I am a great believer in the Conservative philosophy being probably the simplest of those of all the political parties. We believe in freedom—freedom of the individual and freedom from the state. We believe in low taxes. We believe in hard work and a safety net for those who fall into it. Aping Labour by spending billions of pounds we cannot afford will not fool the electorate for long. The NHS has become a religion—no one dares take its name—but a radical review of health provision is crucial if we are not to pour money into a black hole; we have heard this expression used repeatedly today, but it is a bottomless pit. Without reform, this money, well intended by the Government, will disappear.
Interestingly, and soberingly, the Resolution Foundation estimates that shortly 40% of all government expenditure will be on the Department of Health and Social Care. We repeatedly talk about reform but nothing happens. I was shocked when last week, having finished the debate, I learned that 43 new executives—I think I am right in saying this—are going to be employed by the NHS, on £270,000 each. I just do not know what to say. There are already enough executives in the NHS to run it, so why do we need 43 more, on these huge salaries?
As has been said, we are aiming our fire at business with this NI rise, and we are doing so at a time when the Office for National Statistics shows good news: employment is back to pre-pandemic levels, with more than 1 million job vacancies. That is fantastic news and so this is not the time to raise taxes. Every instinct in me screams for us to lower them, because if we do that, we get more money—that is a fact. There is no doubt that social care and the NHS need more money, but with it must come reform, as I have said. As a colleague said so wisely in the Chamber last week, we will never win the “arms race” with Labour when it comes to pouring money into the NHS. Like any household budget, if we cannot borrow, we have to prioritise what we spend. We have to cut in other areas.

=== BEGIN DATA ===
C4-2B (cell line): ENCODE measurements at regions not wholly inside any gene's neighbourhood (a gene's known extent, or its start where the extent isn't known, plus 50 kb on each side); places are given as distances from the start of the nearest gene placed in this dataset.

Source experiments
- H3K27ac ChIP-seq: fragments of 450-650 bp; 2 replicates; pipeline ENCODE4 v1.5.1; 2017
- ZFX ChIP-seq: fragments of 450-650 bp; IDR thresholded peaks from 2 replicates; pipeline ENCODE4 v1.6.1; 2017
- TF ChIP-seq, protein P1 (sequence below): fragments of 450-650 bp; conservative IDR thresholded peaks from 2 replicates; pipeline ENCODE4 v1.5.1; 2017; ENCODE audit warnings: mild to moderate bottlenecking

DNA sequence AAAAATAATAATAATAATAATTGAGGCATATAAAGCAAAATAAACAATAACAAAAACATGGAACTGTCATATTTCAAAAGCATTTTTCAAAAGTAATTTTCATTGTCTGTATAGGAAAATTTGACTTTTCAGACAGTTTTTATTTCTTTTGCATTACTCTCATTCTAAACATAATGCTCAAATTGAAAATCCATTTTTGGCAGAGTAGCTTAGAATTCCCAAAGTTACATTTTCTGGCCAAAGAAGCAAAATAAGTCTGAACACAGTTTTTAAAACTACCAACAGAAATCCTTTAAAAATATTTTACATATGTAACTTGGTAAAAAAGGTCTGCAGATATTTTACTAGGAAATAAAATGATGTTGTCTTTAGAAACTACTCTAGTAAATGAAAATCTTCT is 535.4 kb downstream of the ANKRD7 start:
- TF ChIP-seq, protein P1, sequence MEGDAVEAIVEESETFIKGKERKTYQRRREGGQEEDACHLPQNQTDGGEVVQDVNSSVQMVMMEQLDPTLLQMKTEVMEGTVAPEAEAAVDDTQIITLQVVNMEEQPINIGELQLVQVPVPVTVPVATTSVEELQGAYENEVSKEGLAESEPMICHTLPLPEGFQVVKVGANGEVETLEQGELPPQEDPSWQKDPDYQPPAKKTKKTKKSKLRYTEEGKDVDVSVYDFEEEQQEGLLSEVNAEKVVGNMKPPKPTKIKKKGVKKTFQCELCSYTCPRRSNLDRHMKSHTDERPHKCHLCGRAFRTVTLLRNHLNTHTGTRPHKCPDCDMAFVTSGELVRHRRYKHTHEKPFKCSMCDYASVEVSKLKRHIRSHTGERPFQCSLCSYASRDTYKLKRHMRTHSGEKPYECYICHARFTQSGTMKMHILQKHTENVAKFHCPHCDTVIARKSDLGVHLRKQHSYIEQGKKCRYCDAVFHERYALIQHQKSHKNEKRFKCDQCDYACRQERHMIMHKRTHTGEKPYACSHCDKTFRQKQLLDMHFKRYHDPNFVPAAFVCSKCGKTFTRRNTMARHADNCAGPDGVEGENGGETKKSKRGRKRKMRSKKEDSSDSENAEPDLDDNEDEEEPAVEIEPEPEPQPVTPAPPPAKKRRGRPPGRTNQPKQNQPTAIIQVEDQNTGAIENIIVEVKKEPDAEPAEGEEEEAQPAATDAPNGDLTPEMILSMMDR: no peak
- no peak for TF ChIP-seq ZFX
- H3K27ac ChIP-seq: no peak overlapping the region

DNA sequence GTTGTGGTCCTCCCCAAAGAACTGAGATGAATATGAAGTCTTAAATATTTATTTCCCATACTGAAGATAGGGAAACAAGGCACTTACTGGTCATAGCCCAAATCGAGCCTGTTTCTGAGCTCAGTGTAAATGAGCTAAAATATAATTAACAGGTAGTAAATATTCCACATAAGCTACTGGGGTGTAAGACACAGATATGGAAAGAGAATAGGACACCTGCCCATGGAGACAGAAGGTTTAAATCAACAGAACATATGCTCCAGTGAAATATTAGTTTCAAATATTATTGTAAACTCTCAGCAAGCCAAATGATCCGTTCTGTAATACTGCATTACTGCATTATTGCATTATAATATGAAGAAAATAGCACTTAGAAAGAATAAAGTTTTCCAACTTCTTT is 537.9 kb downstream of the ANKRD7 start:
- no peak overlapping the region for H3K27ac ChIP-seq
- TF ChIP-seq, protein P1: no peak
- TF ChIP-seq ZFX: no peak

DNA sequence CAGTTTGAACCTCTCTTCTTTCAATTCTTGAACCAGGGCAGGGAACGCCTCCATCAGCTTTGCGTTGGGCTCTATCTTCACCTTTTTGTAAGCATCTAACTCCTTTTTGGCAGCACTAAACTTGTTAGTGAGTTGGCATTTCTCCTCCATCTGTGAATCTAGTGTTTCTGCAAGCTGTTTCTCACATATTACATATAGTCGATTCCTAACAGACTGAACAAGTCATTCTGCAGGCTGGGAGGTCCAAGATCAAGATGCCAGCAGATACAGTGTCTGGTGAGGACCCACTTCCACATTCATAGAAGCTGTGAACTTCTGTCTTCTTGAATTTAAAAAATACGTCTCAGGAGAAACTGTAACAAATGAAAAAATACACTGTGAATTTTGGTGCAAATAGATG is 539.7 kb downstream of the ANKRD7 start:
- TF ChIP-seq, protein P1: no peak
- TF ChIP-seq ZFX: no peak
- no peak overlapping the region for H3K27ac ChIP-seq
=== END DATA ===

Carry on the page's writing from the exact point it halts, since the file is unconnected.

As I said last week, where is the Singapore-style, low-tax economy we were promised once free of the European Union? Where is the narrative on a way forward as this pandemic becomes endemic and life returns to normal? Where is the vision? I sympathise with the Government and the Front Benchers, as these are unprecedented times, but I urge them: don’t go Labour-lite on us now. With our finances in a perilous state, we need to work our way out of this mess, not tax our way out. We need to galvanise our economy. Courage is needed, not hesitancy. Throwing out a sea anchor—I am a sailor and I know what I am talking about—will only create a drag on our recovery. It will not help it.
Let me remind the House, in the few seconds I have left, that we are talking about taxpayers’ money, something that, as Conservatives, we should not squander. I made this point last time, but this is taxpayers’ hard-earned money. Those on this side of the House are responsible for people’s money or we are not Conservatives at all.